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5 Tips for Effective, User-Friendly Touch-First Web Design

  1. Simplify.
    • Strip out excess design elements and distracting content.
    • Make content the primary focus.
    • Make the calls to action distinctive and touch-able.

  2. Remember that touch controls are about direct manipulation.
    • Don’t rely on indirect controls, such as zoom sliders or scrolling buttons.
    • Make gestures work where it seems natural.
    • Indirect controls as a secondary option is okay
  3. Make sure your touch targets are BIG.
    • Fingers are not as precise as a mouse pointer: Don’t punish big fingers or poor accuracy.
    • Leave enough space between targets so users are less likely to tap the wrong one by mistake.
    • Hyperlinks should be distinct and touchable. If they are crowded too closely together it may be too easy to tap the wrong one by mistake.

    For more details, check out Microsoft’s great research, implemented in its Windows Phone and Windows 8 designs.

  4. Do not rely on Hovering
    • There is no universal equivalent to a “mouse-over” in the world of touch devices.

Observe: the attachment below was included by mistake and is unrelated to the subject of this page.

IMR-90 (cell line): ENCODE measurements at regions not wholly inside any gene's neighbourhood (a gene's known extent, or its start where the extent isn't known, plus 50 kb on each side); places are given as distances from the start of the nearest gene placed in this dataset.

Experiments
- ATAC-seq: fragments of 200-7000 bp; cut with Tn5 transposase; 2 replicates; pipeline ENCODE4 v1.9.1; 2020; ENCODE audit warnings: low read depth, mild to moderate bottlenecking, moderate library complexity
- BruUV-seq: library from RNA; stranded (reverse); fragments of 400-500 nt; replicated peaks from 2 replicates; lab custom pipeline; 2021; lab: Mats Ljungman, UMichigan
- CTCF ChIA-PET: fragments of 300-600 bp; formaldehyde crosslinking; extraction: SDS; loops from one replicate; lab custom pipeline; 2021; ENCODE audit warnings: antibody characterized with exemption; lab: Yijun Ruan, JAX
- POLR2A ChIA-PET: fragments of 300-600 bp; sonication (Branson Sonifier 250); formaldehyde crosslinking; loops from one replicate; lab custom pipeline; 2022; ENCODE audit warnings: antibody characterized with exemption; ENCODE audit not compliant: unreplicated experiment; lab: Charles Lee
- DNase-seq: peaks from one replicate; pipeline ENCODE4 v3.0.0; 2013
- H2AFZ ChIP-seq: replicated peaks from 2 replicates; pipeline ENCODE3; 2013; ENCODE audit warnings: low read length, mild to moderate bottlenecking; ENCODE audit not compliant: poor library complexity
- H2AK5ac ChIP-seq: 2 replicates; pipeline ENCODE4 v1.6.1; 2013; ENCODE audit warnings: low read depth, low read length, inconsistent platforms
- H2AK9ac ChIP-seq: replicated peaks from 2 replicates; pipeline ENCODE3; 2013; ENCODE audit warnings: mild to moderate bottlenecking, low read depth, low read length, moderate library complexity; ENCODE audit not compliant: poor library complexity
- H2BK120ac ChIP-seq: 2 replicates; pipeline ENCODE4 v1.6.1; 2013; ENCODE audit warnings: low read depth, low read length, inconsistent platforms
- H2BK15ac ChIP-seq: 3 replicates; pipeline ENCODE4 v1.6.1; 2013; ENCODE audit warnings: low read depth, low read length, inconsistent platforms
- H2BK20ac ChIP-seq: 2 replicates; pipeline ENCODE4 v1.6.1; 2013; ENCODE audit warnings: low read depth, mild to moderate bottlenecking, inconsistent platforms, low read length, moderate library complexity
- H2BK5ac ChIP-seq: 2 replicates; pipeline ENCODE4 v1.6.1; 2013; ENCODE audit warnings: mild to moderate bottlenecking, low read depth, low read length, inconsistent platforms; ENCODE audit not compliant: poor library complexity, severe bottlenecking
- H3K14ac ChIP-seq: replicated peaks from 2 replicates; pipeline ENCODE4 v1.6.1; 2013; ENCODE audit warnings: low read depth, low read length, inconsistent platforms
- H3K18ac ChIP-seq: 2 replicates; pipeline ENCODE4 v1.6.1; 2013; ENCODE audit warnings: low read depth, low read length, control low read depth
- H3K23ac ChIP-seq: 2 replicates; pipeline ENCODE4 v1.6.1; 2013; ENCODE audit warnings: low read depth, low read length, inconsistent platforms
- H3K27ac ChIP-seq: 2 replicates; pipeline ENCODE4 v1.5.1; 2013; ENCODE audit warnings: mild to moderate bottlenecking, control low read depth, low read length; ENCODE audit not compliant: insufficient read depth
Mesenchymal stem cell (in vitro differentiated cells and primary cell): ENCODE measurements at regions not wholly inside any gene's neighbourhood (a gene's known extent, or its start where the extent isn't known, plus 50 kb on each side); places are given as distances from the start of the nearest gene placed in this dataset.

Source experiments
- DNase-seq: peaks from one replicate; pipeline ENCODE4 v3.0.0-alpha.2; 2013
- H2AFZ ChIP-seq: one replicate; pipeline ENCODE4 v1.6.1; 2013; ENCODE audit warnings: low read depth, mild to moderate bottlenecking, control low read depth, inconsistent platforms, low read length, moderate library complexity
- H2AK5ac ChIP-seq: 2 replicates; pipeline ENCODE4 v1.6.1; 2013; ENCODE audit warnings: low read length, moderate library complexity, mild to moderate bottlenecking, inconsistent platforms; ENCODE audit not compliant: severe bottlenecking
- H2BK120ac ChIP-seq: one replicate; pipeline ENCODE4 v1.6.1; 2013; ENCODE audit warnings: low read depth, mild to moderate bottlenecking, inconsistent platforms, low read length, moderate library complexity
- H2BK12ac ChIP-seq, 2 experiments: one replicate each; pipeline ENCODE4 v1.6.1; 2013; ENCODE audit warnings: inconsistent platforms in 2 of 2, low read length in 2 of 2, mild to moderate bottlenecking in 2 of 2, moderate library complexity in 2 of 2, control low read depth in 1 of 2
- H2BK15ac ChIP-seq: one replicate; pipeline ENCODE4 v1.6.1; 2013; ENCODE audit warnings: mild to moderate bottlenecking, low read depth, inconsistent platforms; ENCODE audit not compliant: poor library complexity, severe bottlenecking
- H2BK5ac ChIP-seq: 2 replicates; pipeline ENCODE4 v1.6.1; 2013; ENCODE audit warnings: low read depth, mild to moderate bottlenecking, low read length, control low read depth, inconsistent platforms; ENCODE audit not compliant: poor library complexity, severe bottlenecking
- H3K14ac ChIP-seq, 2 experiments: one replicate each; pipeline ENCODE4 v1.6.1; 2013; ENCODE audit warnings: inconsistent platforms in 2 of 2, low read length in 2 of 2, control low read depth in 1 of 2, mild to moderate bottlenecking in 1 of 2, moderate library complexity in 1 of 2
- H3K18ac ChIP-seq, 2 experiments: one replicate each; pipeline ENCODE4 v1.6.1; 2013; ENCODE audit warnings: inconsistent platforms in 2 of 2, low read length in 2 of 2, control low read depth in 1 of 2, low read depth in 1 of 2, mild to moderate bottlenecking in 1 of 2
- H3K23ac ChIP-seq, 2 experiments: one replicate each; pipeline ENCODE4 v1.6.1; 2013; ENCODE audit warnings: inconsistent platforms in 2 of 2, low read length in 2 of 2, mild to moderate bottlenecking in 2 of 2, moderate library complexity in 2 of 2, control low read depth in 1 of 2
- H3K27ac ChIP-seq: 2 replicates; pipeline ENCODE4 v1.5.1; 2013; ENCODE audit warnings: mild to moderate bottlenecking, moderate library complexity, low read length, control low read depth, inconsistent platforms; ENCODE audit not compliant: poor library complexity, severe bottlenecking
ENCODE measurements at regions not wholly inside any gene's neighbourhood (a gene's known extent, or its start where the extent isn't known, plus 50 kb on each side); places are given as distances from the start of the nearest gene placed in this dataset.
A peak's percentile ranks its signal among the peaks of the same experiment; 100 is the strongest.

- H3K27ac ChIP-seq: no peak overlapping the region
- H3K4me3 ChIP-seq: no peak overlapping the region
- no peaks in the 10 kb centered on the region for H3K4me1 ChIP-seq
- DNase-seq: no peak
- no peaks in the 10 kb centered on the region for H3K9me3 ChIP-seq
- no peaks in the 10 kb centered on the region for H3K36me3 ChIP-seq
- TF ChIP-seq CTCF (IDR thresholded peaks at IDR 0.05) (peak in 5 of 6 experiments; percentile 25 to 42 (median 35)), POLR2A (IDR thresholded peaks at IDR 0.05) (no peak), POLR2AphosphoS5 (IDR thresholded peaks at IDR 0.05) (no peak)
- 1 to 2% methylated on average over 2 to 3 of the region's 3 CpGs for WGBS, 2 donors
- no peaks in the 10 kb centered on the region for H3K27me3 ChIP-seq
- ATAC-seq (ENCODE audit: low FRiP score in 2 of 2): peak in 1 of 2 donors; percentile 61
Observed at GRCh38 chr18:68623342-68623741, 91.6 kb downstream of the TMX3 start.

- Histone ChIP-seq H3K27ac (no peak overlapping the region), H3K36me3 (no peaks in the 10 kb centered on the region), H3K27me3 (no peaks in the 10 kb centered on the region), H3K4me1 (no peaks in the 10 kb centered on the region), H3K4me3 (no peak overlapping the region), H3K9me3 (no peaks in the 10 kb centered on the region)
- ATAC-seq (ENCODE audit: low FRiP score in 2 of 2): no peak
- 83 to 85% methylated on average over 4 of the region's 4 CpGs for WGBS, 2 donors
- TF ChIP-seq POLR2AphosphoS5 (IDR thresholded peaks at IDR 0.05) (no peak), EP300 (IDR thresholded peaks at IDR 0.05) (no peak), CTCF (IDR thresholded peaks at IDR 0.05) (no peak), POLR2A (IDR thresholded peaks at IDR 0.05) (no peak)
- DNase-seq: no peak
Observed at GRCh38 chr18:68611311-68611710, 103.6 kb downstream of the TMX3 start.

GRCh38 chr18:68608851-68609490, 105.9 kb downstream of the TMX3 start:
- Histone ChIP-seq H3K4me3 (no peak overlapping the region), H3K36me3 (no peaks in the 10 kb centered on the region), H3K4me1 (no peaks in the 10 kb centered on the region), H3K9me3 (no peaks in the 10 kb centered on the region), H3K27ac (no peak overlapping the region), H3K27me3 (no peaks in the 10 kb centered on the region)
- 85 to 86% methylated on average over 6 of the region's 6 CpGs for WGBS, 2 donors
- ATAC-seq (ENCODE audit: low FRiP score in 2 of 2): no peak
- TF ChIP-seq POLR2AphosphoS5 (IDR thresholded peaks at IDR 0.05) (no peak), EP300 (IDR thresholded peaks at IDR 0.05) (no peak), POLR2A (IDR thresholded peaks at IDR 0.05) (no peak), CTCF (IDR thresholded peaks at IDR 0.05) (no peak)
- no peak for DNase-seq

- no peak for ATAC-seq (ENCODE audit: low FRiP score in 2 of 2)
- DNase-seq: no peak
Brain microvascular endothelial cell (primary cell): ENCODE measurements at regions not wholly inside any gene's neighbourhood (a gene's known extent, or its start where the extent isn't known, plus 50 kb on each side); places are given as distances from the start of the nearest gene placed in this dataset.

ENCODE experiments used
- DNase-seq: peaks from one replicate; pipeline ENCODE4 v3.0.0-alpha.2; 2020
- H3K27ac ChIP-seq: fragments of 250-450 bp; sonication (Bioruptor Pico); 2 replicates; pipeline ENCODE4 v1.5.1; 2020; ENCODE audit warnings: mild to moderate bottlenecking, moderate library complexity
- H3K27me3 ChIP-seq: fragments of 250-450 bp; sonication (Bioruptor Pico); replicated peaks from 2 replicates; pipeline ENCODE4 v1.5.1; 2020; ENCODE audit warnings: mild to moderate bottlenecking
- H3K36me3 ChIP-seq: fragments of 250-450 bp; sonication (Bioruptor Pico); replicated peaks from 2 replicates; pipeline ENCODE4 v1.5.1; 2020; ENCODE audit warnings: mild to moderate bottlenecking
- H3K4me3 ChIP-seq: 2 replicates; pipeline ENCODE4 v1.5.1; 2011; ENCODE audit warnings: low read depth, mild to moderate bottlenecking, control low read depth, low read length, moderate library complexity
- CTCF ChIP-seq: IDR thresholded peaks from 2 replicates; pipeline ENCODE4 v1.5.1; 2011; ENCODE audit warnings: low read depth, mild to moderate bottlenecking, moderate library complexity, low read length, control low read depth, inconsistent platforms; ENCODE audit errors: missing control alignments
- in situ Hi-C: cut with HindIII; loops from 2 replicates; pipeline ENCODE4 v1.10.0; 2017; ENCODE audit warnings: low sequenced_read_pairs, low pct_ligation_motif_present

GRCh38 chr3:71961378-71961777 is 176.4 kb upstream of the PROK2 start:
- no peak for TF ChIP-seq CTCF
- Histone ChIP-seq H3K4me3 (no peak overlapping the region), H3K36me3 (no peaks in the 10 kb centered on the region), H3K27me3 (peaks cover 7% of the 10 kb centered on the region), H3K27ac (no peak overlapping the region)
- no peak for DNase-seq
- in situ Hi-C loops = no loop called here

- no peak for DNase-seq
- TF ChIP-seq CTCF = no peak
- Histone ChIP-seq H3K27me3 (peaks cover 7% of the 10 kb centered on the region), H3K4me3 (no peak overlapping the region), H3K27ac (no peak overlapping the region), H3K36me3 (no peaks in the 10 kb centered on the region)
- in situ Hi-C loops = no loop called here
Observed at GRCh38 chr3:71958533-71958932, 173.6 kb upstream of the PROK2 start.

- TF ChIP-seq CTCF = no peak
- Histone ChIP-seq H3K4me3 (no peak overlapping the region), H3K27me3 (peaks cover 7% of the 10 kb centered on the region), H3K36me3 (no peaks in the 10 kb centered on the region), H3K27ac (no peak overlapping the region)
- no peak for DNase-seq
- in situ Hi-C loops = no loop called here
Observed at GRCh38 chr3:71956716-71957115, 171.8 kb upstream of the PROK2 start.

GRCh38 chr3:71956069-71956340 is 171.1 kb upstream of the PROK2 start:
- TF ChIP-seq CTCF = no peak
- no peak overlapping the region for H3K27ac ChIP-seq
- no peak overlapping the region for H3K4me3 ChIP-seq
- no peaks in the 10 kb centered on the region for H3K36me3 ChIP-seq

• Don’t rely on tooltips for critical information. These are no longer discoverable on a touch device.
    • Don’t expose actions – such as edit/delete, etc. – on hover for the same reason.
    • Don’t rely on hover to change the appearance of an object or to reveal important information.
    • Don’t create any menus or drop-downs on hover

    Instead:

    • Show menus when clicking or tapping a control
    • Make menus visually distinct as touchable controls
    • Make menus distinct visually as a menu or dropdown control compared to the other controls on the screen

    Hover was once a convenient method of exposing extra actions or information; without hover, users need to tap or click to drill down. Re-evaluate the priority of the possible actions users can take and information they will see. Expose them as part of the main user interface if they are important or used often, rather than burying them behind an extra tap.

  5. Give feedback and guidance where possible.

    For example, in a touch interface, users don’t know a target is active unless they tap it. If possible, give an indication – a change in appearance or an animation – that the action was successfully initiated before leaving the page. This way, if the page is unresponsive, the user knows that it is an issue with the page, not because they missed the touch target.

    How would you design differently for a touch interface?

    *Photo Credit

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